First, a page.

Celebrating International Women's Day 2013
Over the past couple of years, scientists, managers and staff members at CIFOR and its sister centers have contributed in different ways towards the development of our gender strategy. Today, the world celebrates International Women's Day, applauding global achievements and improving the status of women and recognising the joint effort still ahead of us. We too shall celebrate through a series of products that highlight our achievements: the CGIAR Research Program on Forests, Trees and Agroforestry gender strategy, gender at a glance, a gender factsheet, Women and forests: research for change video, and blog entries, in addition to other products all available on the website.
The strategy focuses on the management support processes and structures needed to improve the quality and volume of gender-responsive research in the CGIAR Research Program Forests, Trees and Agroforestry. Overall, this strategy views gender integration in research as a fundamental part of doing good science and integrates gender analysis and research into each of the five components/research programmes of the CGIAR Research Program Forests, Trees and Agroforestry.
Despite studies demonstrating the important roles women play in managing forests, agroforestry and tree genetic resources, women's contributions remain underappreciated. Women continue to be disadvantaged by insecure access and property rights to forest, trees and land resources, by discrimination and by exclusion from decision making processes. Clearly, effective gender inclusion not only enhances the prospects for sustainable forest and tree management, but provides a solid foundation for more equitable benefit distribution, household food security and nutrition.
Gender roles are the socially defined tasks, responsibilities and behaviors that are considered appropriate for women and men in a particular community. There are significant gaps in research aimed at understanding how the complementary roles and responsibilities of men and women could improve sustainable forest management. Addressing these gaps will be vital to improve forest management policies.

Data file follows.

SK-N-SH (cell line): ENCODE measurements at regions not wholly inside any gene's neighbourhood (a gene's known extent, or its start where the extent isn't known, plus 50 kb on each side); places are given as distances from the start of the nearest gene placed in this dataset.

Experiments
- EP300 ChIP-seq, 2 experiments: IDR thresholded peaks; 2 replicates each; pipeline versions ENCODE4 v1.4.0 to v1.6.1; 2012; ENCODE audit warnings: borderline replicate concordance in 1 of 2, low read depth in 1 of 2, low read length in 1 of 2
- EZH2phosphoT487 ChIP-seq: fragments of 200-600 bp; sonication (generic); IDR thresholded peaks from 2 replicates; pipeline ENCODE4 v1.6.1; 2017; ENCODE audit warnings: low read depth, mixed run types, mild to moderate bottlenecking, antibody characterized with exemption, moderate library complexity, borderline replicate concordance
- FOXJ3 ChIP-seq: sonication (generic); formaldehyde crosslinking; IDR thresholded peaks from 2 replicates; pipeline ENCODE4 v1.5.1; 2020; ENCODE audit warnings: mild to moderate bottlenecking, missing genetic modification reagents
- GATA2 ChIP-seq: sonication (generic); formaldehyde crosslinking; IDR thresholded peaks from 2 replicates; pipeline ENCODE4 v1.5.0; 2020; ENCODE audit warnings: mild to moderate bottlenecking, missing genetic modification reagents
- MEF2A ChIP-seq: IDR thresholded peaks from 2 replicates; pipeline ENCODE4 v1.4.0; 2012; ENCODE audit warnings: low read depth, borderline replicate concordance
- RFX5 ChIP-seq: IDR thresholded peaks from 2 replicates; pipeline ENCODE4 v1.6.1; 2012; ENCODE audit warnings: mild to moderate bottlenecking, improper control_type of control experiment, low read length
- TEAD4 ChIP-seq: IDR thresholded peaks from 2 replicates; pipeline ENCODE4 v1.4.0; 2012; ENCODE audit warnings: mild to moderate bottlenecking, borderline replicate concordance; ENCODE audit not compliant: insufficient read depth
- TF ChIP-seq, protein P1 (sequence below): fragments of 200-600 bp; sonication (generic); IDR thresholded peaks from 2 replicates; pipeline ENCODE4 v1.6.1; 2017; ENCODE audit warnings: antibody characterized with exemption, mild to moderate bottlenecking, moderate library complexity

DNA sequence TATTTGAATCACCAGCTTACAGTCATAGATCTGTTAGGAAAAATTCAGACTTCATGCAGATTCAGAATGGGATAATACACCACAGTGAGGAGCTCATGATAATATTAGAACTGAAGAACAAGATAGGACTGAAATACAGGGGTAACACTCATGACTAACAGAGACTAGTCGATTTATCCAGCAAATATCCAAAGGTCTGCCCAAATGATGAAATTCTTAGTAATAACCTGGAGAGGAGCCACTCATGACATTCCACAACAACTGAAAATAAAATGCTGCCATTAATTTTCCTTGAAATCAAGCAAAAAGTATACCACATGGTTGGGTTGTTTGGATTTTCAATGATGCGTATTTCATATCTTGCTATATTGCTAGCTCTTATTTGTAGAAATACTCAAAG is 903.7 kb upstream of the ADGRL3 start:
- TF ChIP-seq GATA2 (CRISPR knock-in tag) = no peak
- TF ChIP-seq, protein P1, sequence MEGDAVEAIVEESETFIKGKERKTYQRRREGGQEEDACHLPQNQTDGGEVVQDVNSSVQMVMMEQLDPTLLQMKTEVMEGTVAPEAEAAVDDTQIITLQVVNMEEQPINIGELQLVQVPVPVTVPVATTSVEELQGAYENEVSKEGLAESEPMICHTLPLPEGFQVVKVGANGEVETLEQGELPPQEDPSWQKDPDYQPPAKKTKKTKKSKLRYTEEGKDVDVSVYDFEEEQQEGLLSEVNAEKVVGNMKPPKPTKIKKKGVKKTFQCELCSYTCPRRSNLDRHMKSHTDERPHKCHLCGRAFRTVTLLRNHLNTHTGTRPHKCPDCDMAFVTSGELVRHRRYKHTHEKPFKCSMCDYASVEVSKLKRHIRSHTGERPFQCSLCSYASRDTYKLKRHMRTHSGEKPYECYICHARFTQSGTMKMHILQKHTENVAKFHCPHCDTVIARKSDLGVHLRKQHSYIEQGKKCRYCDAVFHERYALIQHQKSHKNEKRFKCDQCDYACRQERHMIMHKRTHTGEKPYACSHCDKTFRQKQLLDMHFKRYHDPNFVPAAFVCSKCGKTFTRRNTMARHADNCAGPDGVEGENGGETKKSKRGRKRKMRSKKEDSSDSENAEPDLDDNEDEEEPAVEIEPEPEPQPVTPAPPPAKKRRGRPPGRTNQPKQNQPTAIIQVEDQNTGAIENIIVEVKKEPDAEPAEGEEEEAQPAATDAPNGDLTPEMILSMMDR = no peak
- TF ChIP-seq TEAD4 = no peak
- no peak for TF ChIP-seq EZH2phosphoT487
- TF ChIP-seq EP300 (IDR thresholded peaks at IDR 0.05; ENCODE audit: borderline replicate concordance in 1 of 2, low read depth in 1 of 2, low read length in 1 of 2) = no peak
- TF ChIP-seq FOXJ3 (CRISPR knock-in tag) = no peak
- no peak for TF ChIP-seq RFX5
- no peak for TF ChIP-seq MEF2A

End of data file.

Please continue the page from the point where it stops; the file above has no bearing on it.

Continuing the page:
The United Nations General Assembly defines sustainable forest management (SFM) as a "dynamic and evolving concept, which aims to maintain andenhance the economic, social and environmental values of all types of forests ...
We should not act as if we know for certain how to achieve sustainable management and use of forests.
In Brazil's Amazon, the voices of forest women are rarely heard.
We have found that an integrated approach to conservation is what works. We introduced better ways to grow the food local people wanted, microcredit programmes especially for women, better health facilities, and environmental education.
Forest destruction remains one of the biggest environmental challenges facing Kenya, and the media are crucial in raising awareness of it.
Women's participation in decision making in forest committees has been demonstrated to increase forest sustainability.
The traditional leaders accept me because I am a woman who advocates for their rights. … But also as a woman I face limitations because only male elders can attend traditional gatherings.
Gender analysis is integral to CIFOR's aspiration to analyse issues in ways that are reliably inclusive of the perspectives of women and other less powerful stakeholders. Our work has demonstrated that men's and women's knowledge and use of forest species is extensive and differentiated. It has quantified impacts on men's and women's livelihoods that result from their differing access, use and management of forest products. And it has spotlighted the importance of including women in forest resource governance.
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